Bilal ibn Rabah al-Habashi (580-640)

Bilal Calling For Prayer
Bilal ibn Rabah calling for prayer, Islamic miniature from Siyer-i Nebi, Ottoman Empire (now Turkey), 1500s
Public domain image

Bilal ibn Rabah al-Habashi was a loyal Sahabah (companion) to the Prophet Muhammad and thus one of the earliest converts in the newly-emerging religion of Islam. He was also the first mu’azzin (prayer caller) in the Muslim faith. Rabah is the first person of known African ancestry to become a Muslim.

Rabah was born on March 5, 580, in Mecca to slave parents, Hamamah, who was once a princess of Abyssinia (Ethiopia) but was subsequently captured and enslaved, and Rabah, an Arab slave from the Banu Humah Clan in Mecca, Arabia (now Saudi Arabia). Rabah was born into slavery and belonged to Umayyah Ibn Khlaf, a leading member of the Quraish, the Arab tribe that controlled Mecca at the time, and head of Bani Jumah, a clan who were allies of the polytheist Meccans. Rabah was described by his contemporaries as of impressive stature, dark brown complexion, with sparking eyes, a fine nose, and bushy hair.

Rabah converted to Islam sometime around 615 after he heard the message of the Prophet Muhammad and five years after the Prophet began to gather followers. Converting to the new Islamic faith was a challenge for this enslaved person since it was not the religion of his owner, and many of the earliest Muslims faced ridicule and harassment from non-Muslims once their decision to embrace Islam became known. Rabah’s owner Khalf, who was anti-Islam, discovered Rabah’s conversion and immediately subjected him to torture as punishment for converting to Islam. Khalf ordered his men to take Rabah to the desert during the long, hot summers where he was stripped naked. On other occasions, heavy rocks were placed on his chest to force his renouncement of Islam.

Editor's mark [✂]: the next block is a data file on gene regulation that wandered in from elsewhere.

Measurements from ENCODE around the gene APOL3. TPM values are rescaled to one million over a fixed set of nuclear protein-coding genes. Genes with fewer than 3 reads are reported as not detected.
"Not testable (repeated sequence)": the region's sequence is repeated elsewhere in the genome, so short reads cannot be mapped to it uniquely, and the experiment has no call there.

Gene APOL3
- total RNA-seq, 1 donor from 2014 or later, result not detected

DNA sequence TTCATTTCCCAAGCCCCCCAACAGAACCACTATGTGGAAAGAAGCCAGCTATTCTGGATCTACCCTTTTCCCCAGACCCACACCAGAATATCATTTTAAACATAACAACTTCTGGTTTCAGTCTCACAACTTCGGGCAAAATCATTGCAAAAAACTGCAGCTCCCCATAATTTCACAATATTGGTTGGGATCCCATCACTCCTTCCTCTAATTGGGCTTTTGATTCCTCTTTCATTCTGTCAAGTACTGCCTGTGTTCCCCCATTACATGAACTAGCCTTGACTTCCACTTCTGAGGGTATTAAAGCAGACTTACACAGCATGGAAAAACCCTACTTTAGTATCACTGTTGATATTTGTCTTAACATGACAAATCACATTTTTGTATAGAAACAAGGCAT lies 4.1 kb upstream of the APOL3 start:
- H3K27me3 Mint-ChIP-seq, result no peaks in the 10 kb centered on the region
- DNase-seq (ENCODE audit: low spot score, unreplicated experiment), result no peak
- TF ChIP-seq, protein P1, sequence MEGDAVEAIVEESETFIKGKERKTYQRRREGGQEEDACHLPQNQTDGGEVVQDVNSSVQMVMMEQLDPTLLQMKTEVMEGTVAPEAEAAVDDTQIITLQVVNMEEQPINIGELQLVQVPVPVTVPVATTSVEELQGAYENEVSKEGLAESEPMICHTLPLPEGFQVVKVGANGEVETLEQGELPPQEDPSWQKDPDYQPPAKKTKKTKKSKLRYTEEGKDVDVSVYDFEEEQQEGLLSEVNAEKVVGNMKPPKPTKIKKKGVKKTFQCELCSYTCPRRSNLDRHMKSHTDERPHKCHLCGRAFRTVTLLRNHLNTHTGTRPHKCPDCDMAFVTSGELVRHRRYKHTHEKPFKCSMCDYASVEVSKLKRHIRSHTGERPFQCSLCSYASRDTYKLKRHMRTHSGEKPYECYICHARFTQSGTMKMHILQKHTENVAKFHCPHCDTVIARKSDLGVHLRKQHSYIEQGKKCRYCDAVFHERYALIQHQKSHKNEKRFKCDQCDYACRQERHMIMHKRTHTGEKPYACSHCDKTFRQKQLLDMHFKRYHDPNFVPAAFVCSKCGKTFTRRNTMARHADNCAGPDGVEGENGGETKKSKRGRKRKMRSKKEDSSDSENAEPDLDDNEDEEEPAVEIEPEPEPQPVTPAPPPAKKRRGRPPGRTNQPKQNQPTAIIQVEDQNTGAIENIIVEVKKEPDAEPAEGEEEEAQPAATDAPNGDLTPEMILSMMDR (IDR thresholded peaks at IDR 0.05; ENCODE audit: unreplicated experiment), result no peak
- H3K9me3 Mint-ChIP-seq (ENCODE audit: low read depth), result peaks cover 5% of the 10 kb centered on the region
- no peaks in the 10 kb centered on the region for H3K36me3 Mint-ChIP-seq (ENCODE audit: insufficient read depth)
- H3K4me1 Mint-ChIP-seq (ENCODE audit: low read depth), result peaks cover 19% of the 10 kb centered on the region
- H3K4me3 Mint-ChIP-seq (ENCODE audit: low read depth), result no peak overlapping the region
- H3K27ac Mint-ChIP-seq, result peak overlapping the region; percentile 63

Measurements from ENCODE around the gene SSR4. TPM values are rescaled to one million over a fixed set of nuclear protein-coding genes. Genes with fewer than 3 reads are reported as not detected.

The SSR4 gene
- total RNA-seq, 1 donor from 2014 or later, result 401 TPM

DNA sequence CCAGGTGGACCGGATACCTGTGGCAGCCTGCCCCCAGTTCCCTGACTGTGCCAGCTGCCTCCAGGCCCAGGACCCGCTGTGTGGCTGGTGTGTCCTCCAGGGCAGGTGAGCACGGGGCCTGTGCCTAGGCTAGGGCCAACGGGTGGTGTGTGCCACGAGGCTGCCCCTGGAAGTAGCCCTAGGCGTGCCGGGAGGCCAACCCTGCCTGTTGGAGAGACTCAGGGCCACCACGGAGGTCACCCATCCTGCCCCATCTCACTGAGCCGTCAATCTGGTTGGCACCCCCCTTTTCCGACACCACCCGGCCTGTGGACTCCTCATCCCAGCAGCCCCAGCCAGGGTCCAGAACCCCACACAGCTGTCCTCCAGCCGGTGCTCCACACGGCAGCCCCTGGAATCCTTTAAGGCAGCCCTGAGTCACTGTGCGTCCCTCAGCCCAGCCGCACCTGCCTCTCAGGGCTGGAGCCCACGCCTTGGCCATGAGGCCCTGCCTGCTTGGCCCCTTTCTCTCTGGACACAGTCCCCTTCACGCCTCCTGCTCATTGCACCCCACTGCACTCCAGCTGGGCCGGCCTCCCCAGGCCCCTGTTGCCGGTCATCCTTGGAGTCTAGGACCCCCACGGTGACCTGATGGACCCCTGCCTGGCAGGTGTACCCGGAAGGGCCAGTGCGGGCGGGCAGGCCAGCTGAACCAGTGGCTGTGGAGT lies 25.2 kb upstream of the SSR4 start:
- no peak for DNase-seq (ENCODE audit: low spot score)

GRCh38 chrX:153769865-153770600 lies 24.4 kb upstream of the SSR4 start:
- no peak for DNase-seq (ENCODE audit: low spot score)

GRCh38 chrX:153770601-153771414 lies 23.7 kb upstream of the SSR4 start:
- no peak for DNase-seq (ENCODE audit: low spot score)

News of Rabah’s torture and his resistance to it eventually spread leading the Prophet Muhammad to send Abu Bakr, a wealthy trader and his close friend to investigate Rabah’s plight. Bakr came to an open field where after witnessing Rabah’s torture, decided to negotiate with Khalf for his freedom. Abu Bakr exchanged three slaves for Rabah whom he cared for and nursed back to health. Once he recovered, Rabah was taken to the Prophet Muhammad and would remain with him, and loyal to him for the rest of the Prophet’s life.

In 622, the Prophet Muhammad, Rabah, and rest of the small Muslim community migrated from Mecca to the city of Medina, Arabia. There Muhammad would establish the Islamic religion in that city. The Prophet appointed Rabah minister of the Bayt al-Mal (Treasury). In that position, Rabah distributed funds to people in need, including widows and orphans. Muhammad also appointed Rabah as the first mu’azzin or prayer caller.

Rabah accompanied the Prophet Muhammad during his early military expeditions and was given the honor of carrying his spear. Rabah fought in the Battle of Badr in 624, during which he killed his former master, Khalaf. Rabah also participated in the Battle of Uhud in 625 and the Battle of the Trench in 627, all of which helped rapidly spread the Islamic faith across the Arabian Peninsula.

After mourning the death of the Prophet Muhammad in 632, Rabah left Medina and moved to Damascus, Syria, helping to establish Islam in that region. His precise death date is disputed among historians who claim he died somewhere between 638 and 642 in Damascus. Rabah married a woman named Hind, and she and their children migrated to Ethiopia.